Force Majeure and Other Contractual Considerations in the Wake of the Coronavirus Pandemic

March 12, 2020

On March 11, 2020, the World Health Organization (WHO) declared the respiratory illness called coronavirus disease 2019 (COVID-19) a pandemic, making it the first time that the WHO has declared an outbreak a pandemic since the H1N1 “swine flu” in 2009. As the COVID-19 pandemic continues its rapid, global spread and the numbers of cases and deaths rise, the commercial effects for businesses also increase, including labor issues, regulatory issues from governmental restrictions and quarantines, supply chain and logistics issues from transportation and facility disruptions, and privacy issues from the use and disclosure of medically sensitive personal information. Because these commercial effects may result in an impacted party’s inability to fully perform its obligations under its contracts, companies should consider the risks under existing contracts, as well as how to address COVID-19 and other epidemics and pandemics in future contracts.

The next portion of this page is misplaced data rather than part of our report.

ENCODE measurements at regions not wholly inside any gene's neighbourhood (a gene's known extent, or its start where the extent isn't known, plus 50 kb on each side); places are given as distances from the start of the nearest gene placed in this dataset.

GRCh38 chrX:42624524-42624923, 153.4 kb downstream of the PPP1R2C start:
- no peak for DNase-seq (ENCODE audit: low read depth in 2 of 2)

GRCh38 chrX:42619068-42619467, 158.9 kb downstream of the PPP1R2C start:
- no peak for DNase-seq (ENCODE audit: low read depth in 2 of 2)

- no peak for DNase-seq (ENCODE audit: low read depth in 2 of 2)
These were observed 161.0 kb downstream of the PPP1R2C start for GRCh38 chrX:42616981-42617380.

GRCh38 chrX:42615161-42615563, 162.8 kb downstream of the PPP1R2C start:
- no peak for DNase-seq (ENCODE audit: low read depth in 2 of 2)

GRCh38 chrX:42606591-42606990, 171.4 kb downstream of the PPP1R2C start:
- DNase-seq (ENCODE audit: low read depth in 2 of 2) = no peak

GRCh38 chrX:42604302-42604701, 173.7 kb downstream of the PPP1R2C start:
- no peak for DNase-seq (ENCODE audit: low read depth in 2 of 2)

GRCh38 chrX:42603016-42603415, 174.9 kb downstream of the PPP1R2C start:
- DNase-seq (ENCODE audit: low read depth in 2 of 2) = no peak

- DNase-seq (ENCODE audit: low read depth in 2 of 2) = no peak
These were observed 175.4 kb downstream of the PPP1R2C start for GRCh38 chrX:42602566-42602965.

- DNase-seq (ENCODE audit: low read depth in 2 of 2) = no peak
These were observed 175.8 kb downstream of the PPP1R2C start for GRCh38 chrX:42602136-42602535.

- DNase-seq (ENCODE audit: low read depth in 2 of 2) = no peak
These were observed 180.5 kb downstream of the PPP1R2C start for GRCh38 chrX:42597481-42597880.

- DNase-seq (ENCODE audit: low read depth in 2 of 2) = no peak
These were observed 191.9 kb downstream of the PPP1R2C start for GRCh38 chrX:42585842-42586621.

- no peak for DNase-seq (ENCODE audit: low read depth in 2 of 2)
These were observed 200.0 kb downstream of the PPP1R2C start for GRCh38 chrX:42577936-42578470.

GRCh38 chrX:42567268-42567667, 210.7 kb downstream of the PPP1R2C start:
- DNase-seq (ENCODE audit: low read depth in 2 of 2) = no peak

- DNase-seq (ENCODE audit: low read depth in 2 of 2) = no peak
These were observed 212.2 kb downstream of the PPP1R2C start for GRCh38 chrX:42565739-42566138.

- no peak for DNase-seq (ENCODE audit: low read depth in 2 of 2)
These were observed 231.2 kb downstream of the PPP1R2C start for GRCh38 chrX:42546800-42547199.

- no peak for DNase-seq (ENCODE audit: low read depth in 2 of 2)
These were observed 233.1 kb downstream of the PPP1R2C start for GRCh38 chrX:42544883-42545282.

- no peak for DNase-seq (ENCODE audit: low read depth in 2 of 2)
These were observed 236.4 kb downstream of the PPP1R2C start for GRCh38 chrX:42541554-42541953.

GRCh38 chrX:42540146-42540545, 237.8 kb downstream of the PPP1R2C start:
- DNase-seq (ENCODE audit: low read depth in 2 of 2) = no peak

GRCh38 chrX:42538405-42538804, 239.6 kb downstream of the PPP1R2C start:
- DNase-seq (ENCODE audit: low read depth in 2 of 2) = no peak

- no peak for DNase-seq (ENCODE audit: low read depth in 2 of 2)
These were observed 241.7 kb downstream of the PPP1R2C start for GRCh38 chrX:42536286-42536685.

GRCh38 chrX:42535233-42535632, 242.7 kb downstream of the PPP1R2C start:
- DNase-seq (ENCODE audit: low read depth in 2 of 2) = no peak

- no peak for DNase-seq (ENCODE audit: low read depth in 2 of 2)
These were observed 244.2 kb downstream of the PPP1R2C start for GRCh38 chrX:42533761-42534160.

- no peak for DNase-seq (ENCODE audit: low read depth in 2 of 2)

Force Majeure

Companies should review force majeure clauses in their contracts to determine the impact on the contractual performance obligations thereunder. Force majeure clauses allocate the risk of occurrence of certain events that are outside the control of one or more parties to a contract (a “force majeure event”). Force majeure clauses can excuse non-performance by a party whose performance is prevented or impaired by a force majeure event, thereby avoiding a breach of contract claim and reducing uncertainty relating to circumstances that are beyond its reasonable control. A force majeure clause defines the force majeure events and set out the effect of such events on the rights and obligations of the parties.